Jefferson Vineyards Wine Blog
With a change in seasons comes a change in preferences. Long ago we traded heavy dishes for the bright, fresh flavors of Spring. For Summer – a Virginian Summer at that – again we seek food and refreshments to compliment the season. Now, we are grilling to enjoy the warm weather, bringing friends and family around for a meal made outdoors to be enjoyed on the spot. To drink, nothing but the most refreshing beverages will do. You might habitually reach for a beer, but don’t tuck away that fine red wine just yet. Below, find everything you need to know to delight in a glass of red chilled just right for a hot summer’s day - plus the grilled pairings to match.
To Chill A Wine
No longer do you need to forfeit your favorite red wine to summer’s sweltering heat. If handled correctly, even full-bodied red wines can be enjoyed year-round. Better yet, many experts recommended chilling your red wines but there is a careful balance to strike when doing so. If chilled too much, red wines become more tannic while the wine’s flavors become more subdued. If served too warm, the wine’s structure softens, subduing its acid, alcohol, and flavors. Of course, each wine calls for a slight variation in chilling protocol.
Generally, when served between 55-60 degrees, a wines’ best flavors surface. Lighter-bodied wines with a higher acidity do better with lower temperatures - the equivalent of about ninety minutes in the refrigerator. Meanwhile, full-bodied, tannic wines are best served slightly warmer– roughly forty-five minutes spent cooling down in the refrigerator. Alternatively, if you chill bottled wine in an ice bath mixed with a bit of table salt, you can bring down its temperatures more quickly. You may find you prefer certain varietals or vintages chilled to different degrees but whatever your preference may be, a perfectly chilled wine will be wonderful and refreshing. Enjoy it on its own or pair it with the right grilled cuisine to capture summer at its best.
Complimenting the Grill
What could more aptly describe summer gatherings than a grill in full blaze and the accompanying sizzle of fresh foods charring in neat streaks? For every perfectly chilled red, there is a grilled mate to match.
From the grill, foods gather flavor – smoke, salt, and spice interwoven. Charr marks themselves present a near peppery spice - this is without accounting for what seasoning may have been added beforehand. To complement the accents provided by the grill, the best wines will give brightness that balances its smokey notes without canceling these accents completely. In this way, reds – particularly chilled reds – are a fantastic option. The dark fruit flavors that define so many reds offer a ‘just right' sort of brightness while the notes of oak, tobacco, and spice that distinguish a range of reds pick up on the grill’s spice additions. When chilled, these favors and structures are heightened while the wine’s cool temperature refreshes its consumer.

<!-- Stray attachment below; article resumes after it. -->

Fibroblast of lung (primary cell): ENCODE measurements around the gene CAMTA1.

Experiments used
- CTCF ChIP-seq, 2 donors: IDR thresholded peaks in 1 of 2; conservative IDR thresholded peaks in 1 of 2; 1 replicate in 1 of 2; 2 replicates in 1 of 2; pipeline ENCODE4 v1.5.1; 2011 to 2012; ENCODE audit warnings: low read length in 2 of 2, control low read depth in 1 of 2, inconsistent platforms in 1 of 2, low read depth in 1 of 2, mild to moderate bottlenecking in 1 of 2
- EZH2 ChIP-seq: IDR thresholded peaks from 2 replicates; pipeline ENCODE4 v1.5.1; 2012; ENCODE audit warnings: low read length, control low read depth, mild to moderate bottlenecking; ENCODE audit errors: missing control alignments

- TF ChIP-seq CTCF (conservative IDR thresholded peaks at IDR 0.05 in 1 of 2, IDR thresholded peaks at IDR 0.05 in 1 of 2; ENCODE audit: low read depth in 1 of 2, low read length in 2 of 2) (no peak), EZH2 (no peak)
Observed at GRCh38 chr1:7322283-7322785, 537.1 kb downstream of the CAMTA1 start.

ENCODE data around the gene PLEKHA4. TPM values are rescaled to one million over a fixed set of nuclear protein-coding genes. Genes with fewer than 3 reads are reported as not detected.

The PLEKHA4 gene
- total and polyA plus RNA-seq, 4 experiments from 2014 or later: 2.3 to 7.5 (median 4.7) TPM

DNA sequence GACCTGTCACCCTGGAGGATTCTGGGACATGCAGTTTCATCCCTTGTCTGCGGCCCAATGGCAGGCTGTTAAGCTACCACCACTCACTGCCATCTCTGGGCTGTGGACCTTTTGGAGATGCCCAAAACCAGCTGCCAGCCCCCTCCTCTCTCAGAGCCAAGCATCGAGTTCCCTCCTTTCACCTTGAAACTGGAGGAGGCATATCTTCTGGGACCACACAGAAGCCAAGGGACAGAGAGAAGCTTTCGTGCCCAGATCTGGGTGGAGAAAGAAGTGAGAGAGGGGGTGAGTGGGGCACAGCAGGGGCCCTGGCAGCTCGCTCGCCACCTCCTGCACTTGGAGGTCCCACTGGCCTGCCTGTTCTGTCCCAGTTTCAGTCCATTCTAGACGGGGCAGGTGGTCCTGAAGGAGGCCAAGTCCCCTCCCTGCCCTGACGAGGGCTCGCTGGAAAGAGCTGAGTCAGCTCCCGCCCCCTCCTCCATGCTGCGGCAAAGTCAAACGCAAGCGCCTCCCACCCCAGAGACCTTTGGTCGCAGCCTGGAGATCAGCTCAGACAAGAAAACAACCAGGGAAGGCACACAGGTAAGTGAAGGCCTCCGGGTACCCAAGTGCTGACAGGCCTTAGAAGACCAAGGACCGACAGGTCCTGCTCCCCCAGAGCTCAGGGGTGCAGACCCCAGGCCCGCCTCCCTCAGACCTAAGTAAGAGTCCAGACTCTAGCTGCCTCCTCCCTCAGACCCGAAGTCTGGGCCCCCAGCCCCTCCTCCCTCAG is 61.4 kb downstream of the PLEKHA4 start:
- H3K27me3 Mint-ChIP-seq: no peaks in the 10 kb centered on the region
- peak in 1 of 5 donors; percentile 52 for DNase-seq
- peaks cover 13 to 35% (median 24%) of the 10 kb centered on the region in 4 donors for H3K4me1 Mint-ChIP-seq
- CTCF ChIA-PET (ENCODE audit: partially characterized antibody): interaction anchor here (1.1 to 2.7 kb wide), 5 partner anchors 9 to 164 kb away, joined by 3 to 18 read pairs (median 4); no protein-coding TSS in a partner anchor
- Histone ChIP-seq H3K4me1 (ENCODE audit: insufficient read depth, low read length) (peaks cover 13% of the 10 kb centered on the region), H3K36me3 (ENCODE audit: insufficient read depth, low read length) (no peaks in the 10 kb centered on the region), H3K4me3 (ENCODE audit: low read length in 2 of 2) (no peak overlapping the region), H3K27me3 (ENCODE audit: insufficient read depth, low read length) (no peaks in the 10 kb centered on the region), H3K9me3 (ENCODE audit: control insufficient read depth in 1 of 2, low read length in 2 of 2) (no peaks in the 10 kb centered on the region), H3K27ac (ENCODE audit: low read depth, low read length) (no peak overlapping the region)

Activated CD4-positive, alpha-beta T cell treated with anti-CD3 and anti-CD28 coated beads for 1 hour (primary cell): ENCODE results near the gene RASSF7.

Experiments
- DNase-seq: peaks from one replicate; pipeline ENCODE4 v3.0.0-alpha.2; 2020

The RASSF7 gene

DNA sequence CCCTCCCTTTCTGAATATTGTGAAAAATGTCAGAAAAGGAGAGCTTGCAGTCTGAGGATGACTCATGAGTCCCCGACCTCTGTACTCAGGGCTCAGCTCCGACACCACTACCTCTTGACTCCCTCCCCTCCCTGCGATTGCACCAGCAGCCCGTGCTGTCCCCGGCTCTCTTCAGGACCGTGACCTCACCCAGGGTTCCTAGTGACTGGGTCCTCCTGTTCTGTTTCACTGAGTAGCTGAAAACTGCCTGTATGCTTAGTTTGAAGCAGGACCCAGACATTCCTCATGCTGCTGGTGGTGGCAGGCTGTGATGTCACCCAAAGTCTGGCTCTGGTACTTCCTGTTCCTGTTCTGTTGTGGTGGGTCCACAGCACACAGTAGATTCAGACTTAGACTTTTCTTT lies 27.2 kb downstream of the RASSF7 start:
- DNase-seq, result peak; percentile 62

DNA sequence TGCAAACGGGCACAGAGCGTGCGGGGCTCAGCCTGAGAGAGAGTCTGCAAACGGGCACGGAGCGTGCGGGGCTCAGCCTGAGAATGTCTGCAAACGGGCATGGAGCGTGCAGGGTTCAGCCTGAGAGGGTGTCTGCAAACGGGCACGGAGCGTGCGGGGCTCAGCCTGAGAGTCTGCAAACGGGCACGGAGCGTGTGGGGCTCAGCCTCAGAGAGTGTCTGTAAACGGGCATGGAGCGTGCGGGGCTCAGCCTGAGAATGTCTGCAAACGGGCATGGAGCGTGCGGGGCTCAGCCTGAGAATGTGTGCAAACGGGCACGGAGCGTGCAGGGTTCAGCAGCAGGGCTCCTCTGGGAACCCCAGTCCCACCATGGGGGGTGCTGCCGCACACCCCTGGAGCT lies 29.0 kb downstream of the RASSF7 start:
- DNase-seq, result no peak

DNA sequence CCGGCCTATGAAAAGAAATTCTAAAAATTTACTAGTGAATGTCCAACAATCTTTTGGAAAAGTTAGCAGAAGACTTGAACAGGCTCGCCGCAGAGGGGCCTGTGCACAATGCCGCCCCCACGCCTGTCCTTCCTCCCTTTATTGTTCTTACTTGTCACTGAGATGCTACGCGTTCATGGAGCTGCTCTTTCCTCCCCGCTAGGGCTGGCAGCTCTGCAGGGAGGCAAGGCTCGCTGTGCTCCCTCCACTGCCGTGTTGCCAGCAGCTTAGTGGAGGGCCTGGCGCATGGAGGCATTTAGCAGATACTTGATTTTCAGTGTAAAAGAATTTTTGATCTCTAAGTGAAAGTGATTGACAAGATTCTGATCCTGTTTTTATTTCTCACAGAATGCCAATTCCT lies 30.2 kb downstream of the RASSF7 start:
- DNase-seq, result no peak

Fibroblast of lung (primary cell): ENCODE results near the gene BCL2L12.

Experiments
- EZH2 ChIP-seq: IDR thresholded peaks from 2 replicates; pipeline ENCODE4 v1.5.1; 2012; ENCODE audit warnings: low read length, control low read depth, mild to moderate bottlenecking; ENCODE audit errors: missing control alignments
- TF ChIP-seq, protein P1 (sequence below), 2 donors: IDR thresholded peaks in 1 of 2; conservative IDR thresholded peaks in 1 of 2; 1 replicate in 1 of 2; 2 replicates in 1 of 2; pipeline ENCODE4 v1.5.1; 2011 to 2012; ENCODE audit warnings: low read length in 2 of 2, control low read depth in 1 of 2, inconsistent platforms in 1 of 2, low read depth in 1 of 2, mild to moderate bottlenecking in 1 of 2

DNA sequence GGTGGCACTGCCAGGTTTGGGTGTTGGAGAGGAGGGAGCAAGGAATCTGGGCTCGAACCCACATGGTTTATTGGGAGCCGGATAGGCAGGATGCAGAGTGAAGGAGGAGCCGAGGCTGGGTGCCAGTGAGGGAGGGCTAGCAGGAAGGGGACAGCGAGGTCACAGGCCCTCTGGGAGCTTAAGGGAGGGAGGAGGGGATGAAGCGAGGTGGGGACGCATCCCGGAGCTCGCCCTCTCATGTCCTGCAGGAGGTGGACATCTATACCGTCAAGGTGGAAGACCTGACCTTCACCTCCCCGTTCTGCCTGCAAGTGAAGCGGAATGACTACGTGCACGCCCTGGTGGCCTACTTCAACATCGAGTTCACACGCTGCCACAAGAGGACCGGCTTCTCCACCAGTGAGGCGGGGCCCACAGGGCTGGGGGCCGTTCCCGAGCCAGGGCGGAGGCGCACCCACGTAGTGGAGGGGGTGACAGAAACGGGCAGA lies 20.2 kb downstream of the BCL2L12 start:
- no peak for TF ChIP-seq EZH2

A Perfect Match: Vin Rouge
Just as the type of wine will influence the temperature to which it is best chilled, the type of meat will determine the wine with which it is best paired. As a rule of thumb, the leaner the meat, the lighter the wine. The smoke and spice components added by the grill expanded the catalog of well-suited wines. Where once a poultry dish may have best matched a white or rose style wine, when charred on the grill, a light-bodied red offers fruitiness to the dish.
A similarly light-bodied wine would be a wonderful option for the vegetarian grillers among us. A grilled portobello mushroom, perhaps, would be best complemented with a light-bodied wine whose subtle tannins won’t overpower the tender earthiness of the mushroom. Look for a wine not dissimilar to our 2019 Vin Rouge, for instance. With candied red fruit aromas, a palate bursting with red cherry flavors, and a smooth finish with soft tannins, this wine would chill beautifully. Balanced sweetness, red fruit flavors, and soft tannins contribute complimentary freshness to the grill’s savory flavors with just enough structure to cleanse the palate and accent its accompaniments.
A New Summer Staple: Meritage
For beef and fattier meats, venture into the world of medium-bodied reds. The higher tannins of a medium-bodied wine provide structure to the wine and cuts through the fattiness of the meat and resets the palate. Better yet, medium-bodied wines with notes of spice, pepper, and tobacco amongst bright fruit flavors enhance the grills charred flavor additions. Accordingly, we recommend any number of Meritage wines.
A Bordeaux style blend, Meritage wines are well-balanced medium-bodied with intricate berry, cedar, and spice. Our 2015 Meritage for instance, opens with cedar, oak, and blackberry on the nose. On the palate, dark cherry, and berry flavors reign supreme with a bright acidity before finishing with tannins and a lingering spice. Our 2016, 2017, and 2018 vintages each distinguish themselves with slight blend and vintage variation but all are delightful to enjoy chilled and would offer structure bold enough to balance grilled steak, pork, or your favorite burger.
We've collected these, our most chill and grill-worthy reds, in this month’s Featured Wines Collection. So, put your favorite red in the fridge while you stoke the grill. Your beloved fruit-forward wine might just become a summertime staple.
"Jefferson Vineyards has been a big part of my life for over 20 years. I have seen many changes and enjoy seeing how each wine changes from vintage to vintage. One of my favorite Virginia reds has been Petit Verdot, which Jefferson Vineyards has been producing for many years now. It is a red that I like to sip on alone or with some hearty foods. After opening Petit Verdot for a while, it softens and the rich dark fruit flavors are revealed. Recently, I opened a 2017 vintage and had it with some full-flavored cheese, it was a great pairing."
- Rodger Patzig, Tasting Room Ambassador
To celebrate our 40th Anniversary and enjoy our Limited February Release, click here.
February, the last full month of winter. We face a mere handful of weeks until we can at last trust that the sun will shine. As we at Jefferson Vineyards approach our anniversary in the spring, there seems a no better time to move slowly, honey slow, and delight in the joys of these past forty years.
Valentine's Day in particular seems the day to celebrate all that we love. We of course will be celebrating our wines. Though there have been trials and tribulations over the years, none could undermine the beauty of watching our wines develop, the richness of each nuance unfolding in the glass. To savor this special time, we're filling our glasses with a bold and intricate red - Petit Verdot.
Now a darling of Virginia, Petit Verdot was known first as a blending grape from Bordeaux. We’ve loved this varietal from our beginning, grafting it as early as 1984 and bottling it in 2001 - making us one of the first in Virginia to do so.